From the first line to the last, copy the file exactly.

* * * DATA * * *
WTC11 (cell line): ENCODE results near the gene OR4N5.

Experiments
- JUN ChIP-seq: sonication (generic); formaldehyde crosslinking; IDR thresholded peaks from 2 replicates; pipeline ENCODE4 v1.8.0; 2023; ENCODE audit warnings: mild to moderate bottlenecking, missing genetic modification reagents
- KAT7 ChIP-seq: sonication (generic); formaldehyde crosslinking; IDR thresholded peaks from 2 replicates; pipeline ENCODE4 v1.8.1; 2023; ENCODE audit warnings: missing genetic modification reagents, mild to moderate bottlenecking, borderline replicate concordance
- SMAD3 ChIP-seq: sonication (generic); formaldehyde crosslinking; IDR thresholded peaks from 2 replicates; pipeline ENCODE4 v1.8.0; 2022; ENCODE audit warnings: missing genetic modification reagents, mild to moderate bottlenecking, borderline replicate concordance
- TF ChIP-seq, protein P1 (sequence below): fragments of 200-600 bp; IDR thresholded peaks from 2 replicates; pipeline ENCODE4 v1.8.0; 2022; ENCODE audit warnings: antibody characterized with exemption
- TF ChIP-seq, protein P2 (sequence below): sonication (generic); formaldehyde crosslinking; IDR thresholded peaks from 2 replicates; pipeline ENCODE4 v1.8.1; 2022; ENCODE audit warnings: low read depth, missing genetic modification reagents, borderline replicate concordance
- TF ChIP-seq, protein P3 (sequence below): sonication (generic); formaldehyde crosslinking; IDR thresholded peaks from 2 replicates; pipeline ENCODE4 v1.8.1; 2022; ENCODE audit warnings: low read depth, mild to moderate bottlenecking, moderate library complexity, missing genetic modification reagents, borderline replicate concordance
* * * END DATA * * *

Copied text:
WTC11 (cell line): ENCODE results near the gene OR4N5.

Experiments
- JUN ChIP-seq: sonication (generic); formaldehyde crosslinking; IDR thresholded peaks from 2 replicates; pipeline ENCODE4 v1.8.0; 2023; ENCODE audit warnings: mild to moderate bottlenecking, missing genetic modification reagents
- KAT7 ChIP-seq: sonication (generic); formaldehyde crosslinking; IDR thresholded peaks from 2 replicates; pipeline ENCODE4 v1.8.1; 2023; ENCODE audit warnings: missing genetic modification reagents, mild to moderate bottlenecking, borderline replicate concordance
- SMAD3 ChIP-seq: sonication (generic); formaldehyde crosslinking; IDR thresholded peaks from 2 replicates; pipeline ENCODE4 v1.8.0; 2022; ENCODE audit warnings: missing genetic modification reagents, mild to moderate bottlenecking, borderline replicate concordance
- TF ChIP-seq, protein P1 (sequence below): fragments of 200-600 bp; IDR thresholded peaks from 2 replicates; pipeline ENCODE4 v1.8.0; 2022; ENCODE audit warnings: antibody characterized with exemption
- TF ChIP-seq, protein P2 (sequence below): sonication (generic); formaldehyde crosslinking; IDR thresholded peaks from 2 replicates; pipeline ENCODE4 v1.8.1; 2022; ENCODE audit warnings: low read depth, missing genetic modification reagents, borderline replicate concordance
- TF ChIP-seq, protein P3 (sequence below): sonication (generic); formaldehyde crosslinking; IDR thresholded peaks from 2 replicates; pipeline ENCODE4 v1.8.1; 2022; ENCODE audit warnings: low read depth, mild to moderate bottlenecking, moderate library complexity, missing genetic modification reagents, borderline replicate concordance